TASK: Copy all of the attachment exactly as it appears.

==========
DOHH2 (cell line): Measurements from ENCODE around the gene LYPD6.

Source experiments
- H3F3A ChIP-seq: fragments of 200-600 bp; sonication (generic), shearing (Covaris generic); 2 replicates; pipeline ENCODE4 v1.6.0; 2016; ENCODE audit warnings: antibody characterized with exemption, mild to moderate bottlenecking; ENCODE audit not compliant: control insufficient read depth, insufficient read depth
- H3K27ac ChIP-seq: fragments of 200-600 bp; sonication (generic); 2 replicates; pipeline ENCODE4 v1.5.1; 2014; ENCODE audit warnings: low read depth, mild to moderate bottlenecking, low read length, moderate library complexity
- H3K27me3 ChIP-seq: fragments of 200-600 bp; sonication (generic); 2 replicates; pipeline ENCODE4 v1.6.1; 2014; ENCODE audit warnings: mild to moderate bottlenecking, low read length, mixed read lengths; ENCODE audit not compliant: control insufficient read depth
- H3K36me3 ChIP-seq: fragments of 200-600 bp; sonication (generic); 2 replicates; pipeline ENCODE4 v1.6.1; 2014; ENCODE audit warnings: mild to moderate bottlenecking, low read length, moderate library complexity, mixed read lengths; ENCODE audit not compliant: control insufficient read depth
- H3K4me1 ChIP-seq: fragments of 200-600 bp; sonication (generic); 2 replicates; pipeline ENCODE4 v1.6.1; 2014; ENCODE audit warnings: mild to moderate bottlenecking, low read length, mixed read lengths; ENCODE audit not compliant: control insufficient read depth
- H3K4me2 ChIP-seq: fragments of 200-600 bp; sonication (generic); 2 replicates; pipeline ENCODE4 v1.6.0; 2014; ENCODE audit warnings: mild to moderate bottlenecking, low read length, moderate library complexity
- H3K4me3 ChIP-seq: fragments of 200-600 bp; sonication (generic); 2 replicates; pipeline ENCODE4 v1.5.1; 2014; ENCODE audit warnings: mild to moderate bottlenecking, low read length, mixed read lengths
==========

DOHH2 (cell line): Measurements from ENCODE around the gene LYPD6.

Source experiments
- H3F3A ChIP-seq: fragments of 200-600 bp; sonication (generic), shearing (Covaris generic); 2 replicates; pipeline ENCODE4 v1.6.0; 2016; ENCODE audit warnings: antibody characterized with exemption, mild to moderate bottlenecking; ENCODE audit not compliant: control insufficient read depth, insufficient read depth
- H3K27ac ChIP-seq: fragments of 200-600 bp; sonication (generic); 2 replicates; pipeline ENCODE4 v1.5.1; 2014; ENCODE audit warnings: low read depth, mild to moderate bottlenecking, low read length, moderate library complexity
- H3K27me3 ChIP-seq: fragments of 200-600 bp; sonication (generic); 2 replicates; pipeline ENCODE4 v1.6.1; 2014; ENCODE audit warnings: mild to moderate bottlenecking, low read length, mixed read lengths; ENCODE audit not compliant: control insufficient read depth
- H3K36me3 ChIP-seq: fragments of 200-600 bp; sonication (generic); 2 replicates; pipeline ENCODE4 v1.6.1; 2014; ENCODE audit warnings: mild to moderate bottlenecking, low read length, moderate library complexity, mixed read lengths; ENCODE audit not compliant: control insufficient read depth
- H3K4me1 ChIP-seq: fragments of 200-600 bp; sonication (generic); 2 replicates; pipeline ENCODE4 v1.6.1; 2014; ENCODE audit warnings: mild to moderate bottlenecking, low read length, mixed read lengths; ENCODE audit not compliant: control insufficient read depth
- H3K4me2 ChIP-seq: fragments of 200-600 bp; sonication (generic); 2 replicates; pipeline ENCODE4 v1.6.0; 2014; ENCODE audit warnings: mild to moderate bottlenecking, low read length, moderate library complexity
- H3K4me3 ChIP-seq: fragments of 200-600 bp; sonication (generic); 2 replicates; pipeline ENCODE4 v1.5.1; 2014; ENCODE audit warnings: mild to moderate bottlenecking, low read length, mixed read lengths